Judy Hu

If you haven’t been in Timbuktu the past decade you’ve probably enjoyed Judy Hu’s work. As GE’s global executive director for advertising and brand, Hu launched the “Imagination at Work” campaign which put the company in a hip new light and introduced some of its thousands of products and, increasingly, services.

Hu’s own star shone brighter after the campaign exceeded expectations and won advertising industry awards like Best Integrated Campaign for 2003 from B2B, a Silver Cyber Lion at Cannes, the Gold and Silver Effies and National Gold Addys. In 2005 NY Ad Week’s “America’s Favorite Ad Slogan” contest picked “Imagination at Work” as one of its winners.

Hu’s knack for cutting through clutter to spotlight the essential message goes deeper than the creatives beamed out to the world’s consumers. In 2004 she dug the foundation and laid the blueprint for a simplified global brand architecture and sharpened design guidelines for GE and its myriad businesses. The effort paid off. The next year Hu won more raves with GE’s “ecomagination” campaign. It won the CEBA Grand Prize. The TV commercial “Singin’ in the Rain” topped the USA Today ad tracking survey. In 2007 GE’s “Jar” spot even won an Emmy nomination.

Hu is a cum laude Harvard graduate with a Yale MBA. Her prominence in the advertising industry is reflected in her after-hours activities: she sits on the Board of Directors of the Ad Council and the Association of National Advertisers. As early as 1996 she was picked out by Advertising Age as a “Woman to Watch”. In 2006 she received an Asian Women in Business Award.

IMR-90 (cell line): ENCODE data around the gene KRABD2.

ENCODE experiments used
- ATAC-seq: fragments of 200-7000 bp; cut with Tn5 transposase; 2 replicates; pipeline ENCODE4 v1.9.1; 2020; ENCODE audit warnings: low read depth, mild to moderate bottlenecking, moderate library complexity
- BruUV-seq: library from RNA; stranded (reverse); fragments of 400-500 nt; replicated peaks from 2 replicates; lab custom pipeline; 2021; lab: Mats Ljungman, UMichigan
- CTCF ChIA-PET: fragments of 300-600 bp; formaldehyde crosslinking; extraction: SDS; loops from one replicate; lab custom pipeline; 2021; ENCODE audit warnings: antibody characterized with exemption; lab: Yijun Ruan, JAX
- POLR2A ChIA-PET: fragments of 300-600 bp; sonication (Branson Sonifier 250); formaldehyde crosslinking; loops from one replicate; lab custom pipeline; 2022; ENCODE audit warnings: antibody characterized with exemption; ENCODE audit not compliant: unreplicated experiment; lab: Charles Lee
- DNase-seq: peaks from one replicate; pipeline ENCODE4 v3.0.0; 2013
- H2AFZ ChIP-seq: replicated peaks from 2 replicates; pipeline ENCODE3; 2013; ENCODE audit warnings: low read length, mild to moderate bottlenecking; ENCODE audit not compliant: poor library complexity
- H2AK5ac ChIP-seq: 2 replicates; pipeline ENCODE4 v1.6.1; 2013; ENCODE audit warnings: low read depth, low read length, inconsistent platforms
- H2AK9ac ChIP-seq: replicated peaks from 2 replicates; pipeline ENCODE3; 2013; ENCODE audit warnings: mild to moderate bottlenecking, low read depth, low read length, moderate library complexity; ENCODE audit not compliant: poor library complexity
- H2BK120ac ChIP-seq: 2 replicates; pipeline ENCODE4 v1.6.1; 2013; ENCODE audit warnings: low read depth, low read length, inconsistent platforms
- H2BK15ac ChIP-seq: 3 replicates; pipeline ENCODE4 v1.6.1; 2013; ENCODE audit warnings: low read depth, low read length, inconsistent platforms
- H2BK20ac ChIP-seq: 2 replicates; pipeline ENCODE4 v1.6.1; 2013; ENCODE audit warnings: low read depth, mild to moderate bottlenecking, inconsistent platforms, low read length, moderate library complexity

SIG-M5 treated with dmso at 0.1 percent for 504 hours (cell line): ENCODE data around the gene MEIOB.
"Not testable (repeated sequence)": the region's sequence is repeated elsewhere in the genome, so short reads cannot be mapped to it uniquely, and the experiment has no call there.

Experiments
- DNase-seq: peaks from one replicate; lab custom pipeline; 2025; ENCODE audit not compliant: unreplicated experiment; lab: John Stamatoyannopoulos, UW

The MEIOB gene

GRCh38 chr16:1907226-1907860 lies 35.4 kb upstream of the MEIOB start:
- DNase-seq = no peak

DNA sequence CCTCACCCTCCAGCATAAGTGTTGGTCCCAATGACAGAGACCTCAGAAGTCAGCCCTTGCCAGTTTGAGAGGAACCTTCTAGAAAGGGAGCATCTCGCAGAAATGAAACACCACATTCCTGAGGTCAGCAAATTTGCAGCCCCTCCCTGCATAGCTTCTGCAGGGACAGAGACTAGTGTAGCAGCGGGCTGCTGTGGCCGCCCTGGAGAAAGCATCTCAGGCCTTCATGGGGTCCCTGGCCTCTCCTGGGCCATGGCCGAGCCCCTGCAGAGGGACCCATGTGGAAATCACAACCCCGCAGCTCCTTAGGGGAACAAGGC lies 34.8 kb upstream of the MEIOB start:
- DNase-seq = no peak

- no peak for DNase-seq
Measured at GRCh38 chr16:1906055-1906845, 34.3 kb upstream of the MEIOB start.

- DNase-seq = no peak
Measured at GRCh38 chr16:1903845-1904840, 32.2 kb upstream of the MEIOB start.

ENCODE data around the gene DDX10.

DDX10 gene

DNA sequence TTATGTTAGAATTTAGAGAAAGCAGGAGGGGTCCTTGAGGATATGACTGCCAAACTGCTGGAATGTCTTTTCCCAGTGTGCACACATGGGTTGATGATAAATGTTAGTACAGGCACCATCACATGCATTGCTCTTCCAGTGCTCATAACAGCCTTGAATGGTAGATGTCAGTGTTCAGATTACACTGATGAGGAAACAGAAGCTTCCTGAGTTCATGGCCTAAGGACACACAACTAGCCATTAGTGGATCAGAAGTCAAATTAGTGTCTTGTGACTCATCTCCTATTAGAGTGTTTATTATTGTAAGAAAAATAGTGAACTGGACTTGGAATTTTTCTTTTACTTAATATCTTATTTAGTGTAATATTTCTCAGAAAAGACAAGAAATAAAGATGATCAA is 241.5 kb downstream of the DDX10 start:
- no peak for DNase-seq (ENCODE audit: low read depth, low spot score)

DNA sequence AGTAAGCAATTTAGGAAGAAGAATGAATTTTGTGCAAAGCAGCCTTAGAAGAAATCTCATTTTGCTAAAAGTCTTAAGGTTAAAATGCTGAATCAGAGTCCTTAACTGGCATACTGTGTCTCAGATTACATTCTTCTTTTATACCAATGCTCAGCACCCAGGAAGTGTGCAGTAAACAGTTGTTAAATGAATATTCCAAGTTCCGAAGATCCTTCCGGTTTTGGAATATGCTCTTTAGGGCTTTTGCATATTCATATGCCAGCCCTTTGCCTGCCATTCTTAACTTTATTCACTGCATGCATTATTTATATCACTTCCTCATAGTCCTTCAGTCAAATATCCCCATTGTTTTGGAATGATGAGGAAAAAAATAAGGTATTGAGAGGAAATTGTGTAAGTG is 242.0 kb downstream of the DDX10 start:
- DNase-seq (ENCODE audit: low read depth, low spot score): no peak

Before joining GE Hu spent five years at another corporate giant, General Motors, after a stint as senior vice president at the advertising agency DMB&B in Bloomfield Hills. Hu managed major airline, bank and telecom accounts for Leo Burnett’s Hong Kong offices. Her entry into the advertising world was at DMB&B’s New York office where she worked on Procter and Gamble brands. Hu’s ability to carve out evocative slogans may have been honed editing trade books and textbooks as an editor at a Boston publishing house.